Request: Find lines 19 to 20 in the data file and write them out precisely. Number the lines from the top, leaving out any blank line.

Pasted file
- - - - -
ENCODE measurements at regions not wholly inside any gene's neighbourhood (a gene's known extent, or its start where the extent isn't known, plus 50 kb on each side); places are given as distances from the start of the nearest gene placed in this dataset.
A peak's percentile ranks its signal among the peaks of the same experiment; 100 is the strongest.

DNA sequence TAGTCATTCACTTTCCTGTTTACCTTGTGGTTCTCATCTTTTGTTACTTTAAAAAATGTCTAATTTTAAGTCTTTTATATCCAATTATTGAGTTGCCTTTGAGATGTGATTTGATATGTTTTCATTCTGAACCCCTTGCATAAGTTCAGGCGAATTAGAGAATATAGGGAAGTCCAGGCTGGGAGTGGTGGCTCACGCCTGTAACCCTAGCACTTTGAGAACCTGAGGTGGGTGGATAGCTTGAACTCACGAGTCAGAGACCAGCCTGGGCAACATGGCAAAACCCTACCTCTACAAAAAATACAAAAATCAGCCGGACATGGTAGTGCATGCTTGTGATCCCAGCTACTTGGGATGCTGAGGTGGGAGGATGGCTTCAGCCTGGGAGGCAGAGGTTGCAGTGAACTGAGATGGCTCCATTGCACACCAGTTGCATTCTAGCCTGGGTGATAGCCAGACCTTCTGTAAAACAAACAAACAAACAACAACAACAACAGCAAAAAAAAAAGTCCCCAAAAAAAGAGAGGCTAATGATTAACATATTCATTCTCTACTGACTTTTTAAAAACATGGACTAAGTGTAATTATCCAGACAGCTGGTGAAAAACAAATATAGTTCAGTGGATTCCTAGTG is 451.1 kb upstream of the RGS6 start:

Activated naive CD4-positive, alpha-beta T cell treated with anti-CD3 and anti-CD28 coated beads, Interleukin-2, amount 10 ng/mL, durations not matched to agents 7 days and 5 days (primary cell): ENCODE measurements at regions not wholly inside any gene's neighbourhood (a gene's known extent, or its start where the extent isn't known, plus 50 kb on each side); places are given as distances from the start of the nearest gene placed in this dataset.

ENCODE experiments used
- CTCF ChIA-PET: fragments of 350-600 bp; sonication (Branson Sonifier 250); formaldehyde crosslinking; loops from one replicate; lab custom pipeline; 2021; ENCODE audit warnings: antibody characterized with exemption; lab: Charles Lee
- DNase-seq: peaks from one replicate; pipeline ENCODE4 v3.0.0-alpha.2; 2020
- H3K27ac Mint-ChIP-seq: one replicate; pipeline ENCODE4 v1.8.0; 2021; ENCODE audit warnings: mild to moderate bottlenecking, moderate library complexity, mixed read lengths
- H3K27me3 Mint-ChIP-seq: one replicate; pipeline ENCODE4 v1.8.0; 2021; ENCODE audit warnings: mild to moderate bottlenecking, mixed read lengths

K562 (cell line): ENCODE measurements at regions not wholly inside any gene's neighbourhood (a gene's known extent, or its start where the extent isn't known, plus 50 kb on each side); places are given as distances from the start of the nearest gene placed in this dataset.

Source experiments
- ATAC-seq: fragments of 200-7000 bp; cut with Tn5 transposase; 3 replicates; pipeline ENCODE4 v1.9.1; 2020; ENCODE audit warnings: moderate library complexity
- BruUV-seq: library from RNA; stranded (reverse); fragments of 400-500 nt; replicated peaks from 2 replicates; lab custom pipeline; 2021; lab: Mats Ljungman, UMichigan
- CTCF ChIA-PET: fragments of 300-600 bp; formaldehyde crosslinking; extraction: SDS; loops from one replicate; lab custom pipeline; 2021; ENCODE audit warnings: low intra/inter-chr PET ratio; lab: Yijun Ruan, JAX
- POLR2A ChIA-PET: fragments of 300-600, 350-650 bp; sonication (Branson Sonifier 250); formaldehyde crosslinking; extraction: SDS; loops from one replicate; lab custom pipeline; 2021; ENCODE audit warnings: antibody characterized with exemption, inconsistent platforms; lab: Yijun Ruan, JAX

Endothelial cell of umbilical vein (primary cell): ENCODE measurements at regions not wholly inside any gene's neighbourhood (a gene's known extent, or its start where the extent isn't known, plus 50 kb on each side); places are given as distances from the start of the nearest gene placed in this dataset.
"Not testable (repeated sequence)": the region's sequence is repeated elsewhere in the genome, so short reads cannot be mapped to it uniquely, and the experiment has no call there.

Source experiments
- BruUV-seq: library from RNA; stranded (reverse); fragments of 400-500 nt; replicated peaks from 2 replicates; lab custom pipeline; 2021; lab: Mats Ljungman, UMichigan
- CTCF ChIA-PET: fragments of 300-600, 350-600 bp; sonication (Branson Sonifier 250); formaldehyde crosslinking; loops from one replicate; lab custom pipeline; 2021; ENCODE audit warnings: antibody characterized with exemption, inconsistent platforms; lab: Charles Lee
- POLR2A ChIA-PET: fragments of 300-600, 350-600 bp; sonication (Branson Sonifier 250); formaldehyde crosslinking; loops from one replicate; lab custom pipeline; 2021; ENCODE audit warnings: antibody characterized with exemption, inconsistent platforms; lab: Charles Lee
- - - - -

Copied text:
- BruUV-seq: library from RNA; stranded (reverse); fragments of 400-500 nt; replicated peaks from 2 replicates; lab custom pipeline; 2021; lab: Mats Ljungman, UMichigan
- CTCF ChIA-PET: fragments of 300-600, 350-600 bp; sonication (Branson Sonifier 250); formaldehyde crosslinking; loops from one replicate; lab custom pipeline; 2021; ENCODE audit warnings: antibody characterized with exemption, inconsistent platforms; lab: Charles Lee